THE water level in the Oanob dam to the west of Rehoboth has reached the point of overflowing overnight after heavy rains in the catchment areas of rivers feeding into it.
Residents of Rehoboth could hardly contain their excitement as they flocked to the dam to see firsthand how millions of litres of water spill over the secondary wall of the dam.
According to NamWater’s Dam Bulletin, the water level in the dam rose from 78% on Monday to more than 105.6% since Monday.
Most of the inflow occurred on Tuesday and Wednesday.
The abundance of water in the dam allowed NamWater officials to also open the sludge gates at the bottom of the main dam wall that used to be the highest dam wall in Namibia.
Until the wall of the Neckertal Dam was completed in 2018, the wall of the Oanob Dam at 52.5 metres was the highest in Namibia. The height of the Neckertal Dam’s wall is 60 metres.
Like the Neckertal Dam and the Swakoppoort Dam, the Oanob Dam has a spillway system to release excess water from the dam. The volume of water that goes down the spillway is not measured but an idea of how much water is flowing out of the dam can be determined by checking the inflow that was measured at more than 75 cubic metres per second on Wednesday evening.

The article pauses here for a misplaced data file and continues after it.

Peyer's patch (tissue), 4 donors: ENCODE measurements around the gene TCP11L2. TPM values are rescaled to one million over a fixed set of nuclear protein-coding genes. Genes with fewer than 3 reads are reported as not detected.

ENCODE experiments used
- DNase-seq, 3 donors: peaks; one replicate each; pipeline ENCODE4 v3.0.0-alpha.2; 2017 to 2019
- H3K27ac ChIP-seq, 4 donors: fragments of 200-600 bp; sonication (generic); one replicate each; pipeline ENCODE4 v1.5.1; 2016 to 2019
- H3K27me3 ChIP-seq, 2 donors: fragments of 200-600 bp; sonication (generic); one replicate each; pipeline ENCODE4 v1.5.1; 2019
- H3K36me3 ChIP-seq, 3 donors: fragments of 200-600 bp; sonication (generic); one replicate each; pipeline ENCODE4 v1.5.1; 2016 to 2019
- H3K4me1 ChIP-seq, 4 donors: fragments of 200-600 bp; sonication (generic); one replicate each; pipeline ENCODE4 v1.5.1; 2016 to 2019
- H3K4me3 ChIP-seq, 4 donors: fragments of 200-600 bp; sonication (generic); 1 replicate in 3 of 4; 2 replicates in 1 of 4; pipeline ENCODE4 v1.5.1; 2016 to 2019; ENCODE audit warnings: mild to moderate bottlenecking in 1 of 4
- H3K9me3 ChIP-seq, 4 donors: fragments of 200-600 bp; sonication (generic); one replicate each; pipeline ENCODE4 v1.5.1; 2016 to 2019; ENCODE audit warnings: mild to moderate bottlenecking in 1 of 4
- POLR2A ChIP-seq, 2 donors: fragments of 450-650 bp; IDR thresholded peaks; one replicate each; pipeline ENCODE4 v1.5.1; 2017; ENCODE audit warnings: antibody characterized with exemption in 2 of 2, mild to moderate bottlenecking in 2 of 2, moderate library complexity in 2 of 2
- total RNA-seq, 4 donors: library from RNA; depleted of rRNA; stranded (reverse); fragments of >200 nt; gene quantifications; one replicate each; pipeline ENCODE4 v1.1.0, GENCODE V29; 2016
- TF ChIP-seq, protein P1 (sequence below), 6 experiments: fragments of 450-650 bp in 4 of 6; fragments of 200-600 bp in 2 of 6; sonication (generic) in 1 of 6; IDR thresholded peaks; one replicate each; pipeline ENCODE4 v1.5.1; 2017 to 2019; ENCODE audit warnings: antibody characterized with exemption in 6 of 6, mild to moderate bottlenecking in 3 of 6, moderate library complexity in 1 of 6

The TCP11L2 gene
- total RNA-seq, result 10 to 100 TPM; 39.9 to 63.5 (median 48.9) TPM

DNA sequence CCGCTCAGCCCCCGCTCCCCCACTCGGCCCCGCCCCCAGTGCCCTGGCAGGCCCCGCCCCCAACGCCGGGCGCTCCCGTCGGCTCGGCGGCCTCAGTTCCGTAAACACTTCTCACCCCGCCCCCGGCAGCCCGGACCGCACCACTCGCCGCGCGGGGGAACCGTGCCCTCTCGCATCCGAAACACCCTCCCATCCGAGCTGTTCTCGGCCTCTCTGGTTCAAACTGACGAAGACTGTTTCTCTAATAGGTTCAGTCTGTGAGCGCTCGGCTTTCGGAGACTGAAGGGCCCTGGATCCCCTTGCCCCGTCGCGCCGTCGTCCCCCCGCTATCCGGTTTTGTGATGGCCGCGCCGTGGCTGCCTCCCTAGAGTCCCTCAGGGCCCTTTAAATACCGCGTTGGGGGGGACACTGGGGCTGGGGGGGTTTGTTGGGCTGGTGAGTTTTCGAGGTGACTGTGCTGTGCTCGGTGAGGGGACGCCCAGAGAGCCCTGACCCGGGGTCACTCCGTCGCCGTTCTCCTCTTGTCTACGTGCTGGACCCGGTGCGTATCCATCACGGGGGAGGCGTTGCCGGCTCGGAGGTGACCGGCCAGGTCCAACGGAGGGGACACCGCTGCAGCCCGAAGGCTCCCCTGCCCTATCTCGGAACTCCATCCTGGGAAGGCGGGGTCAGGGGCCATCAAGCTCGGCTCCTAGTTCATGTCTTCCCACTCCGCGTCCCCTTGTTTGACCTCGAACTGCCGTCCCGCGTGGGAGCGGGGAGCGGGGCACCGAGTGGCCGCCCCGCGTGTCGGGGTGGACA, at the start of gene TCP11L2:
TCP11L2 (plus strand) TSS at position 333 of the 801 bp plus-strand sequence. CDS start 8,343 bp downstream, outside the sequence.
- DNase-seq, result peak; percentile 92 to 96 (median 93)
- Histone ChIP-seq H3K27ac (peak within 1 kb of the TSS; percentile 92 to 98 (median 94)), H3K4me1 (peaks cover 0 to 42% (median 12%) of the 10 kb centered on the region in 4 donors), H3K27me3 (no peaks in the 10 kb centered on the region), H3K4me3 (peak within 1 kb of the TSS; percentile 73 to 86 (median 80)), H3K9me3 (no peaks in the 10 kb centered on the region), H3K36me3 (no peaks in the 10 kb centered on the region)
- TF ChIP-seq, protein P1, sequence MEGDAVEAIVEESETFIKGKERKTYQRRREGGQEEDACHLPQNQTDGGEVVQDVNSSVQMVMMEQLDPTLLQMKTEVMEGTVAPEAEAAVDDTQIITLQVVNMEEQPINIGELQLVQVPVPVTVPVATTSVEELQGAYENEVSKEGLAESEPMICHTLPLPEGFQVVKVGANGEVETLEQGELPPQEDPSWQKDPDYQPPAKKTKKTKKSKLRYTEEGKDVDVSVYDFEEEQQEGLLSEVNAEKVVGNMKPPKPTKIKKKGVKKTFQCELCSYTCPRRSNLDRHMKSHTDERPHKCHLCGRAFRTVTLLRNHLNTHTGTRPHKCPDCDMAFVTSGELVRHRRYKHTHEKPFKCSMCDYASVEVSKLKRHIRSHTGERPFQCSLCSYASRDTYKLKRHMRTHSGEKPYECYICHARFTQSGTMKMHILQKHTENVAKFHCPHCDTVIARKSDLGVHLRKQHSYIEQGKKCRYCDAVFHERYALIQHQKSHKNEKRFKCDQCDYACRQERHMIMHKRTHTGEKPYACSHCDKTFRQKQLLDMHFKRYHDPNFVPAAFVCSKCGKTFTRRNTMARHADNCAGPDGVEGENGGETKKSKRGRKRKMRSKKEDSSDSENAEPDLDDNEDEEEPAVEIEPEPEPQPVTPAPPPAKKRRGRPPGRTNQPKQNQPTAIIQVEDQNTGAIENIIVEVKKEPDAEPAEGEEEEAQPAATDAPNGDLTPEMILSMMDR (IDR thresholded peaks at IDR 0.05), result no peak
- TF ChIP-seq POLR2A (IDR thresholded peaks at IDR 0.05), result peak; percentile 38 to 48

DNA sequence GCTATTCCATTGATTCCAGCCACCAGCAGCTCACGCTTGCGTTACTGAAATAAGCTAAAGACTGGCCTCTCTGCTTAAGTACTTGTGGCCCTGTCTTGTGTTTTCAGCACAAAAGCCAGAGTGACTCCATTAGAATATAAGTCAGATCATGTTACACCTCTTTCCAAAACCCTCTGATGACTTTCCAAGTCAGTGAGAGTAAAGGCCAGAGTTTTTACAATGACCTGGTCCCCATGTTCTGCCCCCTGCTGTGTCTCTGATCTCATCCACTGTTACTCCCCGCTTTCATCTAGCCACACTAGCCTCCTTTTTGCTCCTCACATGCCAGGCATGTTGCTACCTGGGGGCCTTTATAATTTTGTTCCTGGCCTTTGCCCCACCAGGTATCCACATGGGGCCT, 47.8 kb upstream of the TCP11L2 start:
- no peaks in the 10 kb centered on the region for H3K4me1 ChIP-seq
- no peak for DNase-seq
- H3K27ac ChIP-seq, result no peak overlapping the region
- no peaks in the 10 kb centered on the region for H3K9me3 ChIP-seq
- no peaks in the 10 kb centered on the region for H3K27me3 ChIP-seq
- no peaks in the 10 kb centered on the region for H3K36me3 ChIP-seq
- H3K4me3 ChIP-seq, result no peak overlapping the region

The sludge gates were releasing 16 cubic metres of water per second. The main function of the sludge gates is not to control the water level in the dam. The gates are used to get rid of debris and mud that has gathered at the bottom of the main dam wall.
Water from the dam started to flow over the spillway at about 23:00 on Wednesday night.
Water from the Oanob Dam flows down into the Kalahari Desert where it disappears under the dunes at Tsumis.